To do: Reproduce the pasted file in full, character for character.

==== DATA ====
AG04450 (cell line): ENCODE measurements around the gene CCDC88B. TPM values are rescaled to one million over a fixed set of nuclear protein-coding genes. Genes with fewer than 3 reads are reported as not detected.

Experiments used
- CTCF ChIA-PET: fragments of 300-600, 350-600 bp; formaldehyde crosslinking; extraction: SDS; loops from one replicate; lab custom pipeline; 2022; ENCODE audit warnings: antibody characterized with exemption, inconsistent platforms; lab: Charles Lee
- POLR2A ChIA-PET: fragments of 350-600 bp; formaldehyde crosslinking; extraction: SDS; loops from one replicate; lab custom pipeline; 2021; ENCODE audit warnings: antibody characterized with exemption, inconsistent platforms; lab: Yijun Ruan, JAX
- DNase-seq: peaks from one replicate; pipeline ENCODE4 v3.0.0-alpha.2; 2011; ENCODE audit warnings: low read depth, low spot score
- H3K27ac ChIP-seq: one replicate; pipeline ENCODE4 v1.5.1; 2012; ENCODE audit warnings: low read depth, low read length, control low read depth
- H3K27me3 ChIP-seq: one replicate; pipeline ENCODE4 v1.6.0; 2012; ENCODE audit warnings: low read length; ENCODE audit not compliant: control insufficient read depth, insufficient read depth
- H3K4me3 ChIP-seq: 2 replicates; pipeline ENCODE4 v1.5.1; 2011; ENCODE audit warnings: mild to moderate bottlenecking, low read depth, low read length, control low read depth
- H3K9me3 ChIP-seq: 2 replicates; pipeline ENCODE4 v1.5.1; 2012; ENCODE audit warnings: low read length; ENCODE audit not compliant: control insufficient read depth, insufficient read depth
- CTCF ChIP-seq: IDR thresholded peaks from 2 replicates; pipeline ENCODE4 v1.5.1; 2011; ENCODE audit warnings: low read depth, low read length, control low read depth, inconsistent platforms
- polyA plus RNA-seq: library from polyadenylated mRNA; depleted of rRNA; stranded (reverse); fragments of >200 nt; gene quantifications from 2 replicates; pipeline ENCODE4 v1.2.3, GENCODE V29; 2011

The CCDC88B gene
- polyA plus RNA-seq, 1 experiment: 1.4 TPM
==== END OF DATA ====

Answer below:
AG04450 (cell line): ENCODE measurements around the gene CCDC88B. TPM values are rescaled to one million over a fixed set of nuclear protein-coding genes. Genes with fewer than 3 reads are reported as not detected.

Experiments used
- CTCF ChIA-PET: fragments of 300-600, 350-600 bp; formaldehyde crosslinking; extraction: SDS; loops from one replicate; lab custom pipeline; 2022; ENCODE audit warnings: antibody characterized with exemption, inconsistent platforms; lab: Charles Lee
- POLR2A ChIA-PET: fragments of 350-600 bp; formaldehyde crosslinking; extraction: SDS; loops from one replicate; lab custom pipeline; 2021; ENCODE audit warnings: antibody characterized with exemption, inconsistent platforms; lab: Yijun Ruan, JAX
- DNase-seq: peaks from one replicate; pipeline ENCODE4 v3.0.0-alpha.2; 2011; ENCODE audit warnings: low read depth, low spot score
- H3K27ac ChIP-seq: one replicate; pipeline ENCODE4 v1.5.1; 2012; ENCODE audit warnings: low read depth, low read length, control low read depth
- H3K27me3 ChIP-seq: one replicate; pipeline ENCODE4 v1.6.0; 2012; ENCODE audit warnings: low read length; ENCODE audit not compliant: control insufficient read depth, insufficient read depth
- H3K4me3 ChIP-seq: 2 replicates; pipeline ENCODE4 v1.5.1; 2011; ENCODE audit warnings: mild to moderate bottlenecking, low read depth, low read length, control low read depth
- H3K9me3 ChIP-seq: 2 replicates; pipeline ENCODE4 v1.5.1; 2012; ENCODE audit warnings: low read length; ENCODE audit not compliant: control insufficient read depth, insufficient read depth
- CTCF ChIP-seq: IDR thresholded peaks from 2 replicates; pipeline ENCODE4 v1.5.1; 2011; ENCODE audit warnings: low read depth, low read length, control low read depth, inconsistent platforms
- polyA plus RNA-seq: library from polyadenylated mRNA; depleted of rRNA; stranded (reverse); fragments of >200 nt; gene quantifications from 2 replicates; pipeline ENCODE4 v1.2.3, GENCODE V29; 2011

The CCDC88B gene
- polyA plus RNA-seq, 1 experiment: 1.4 TPM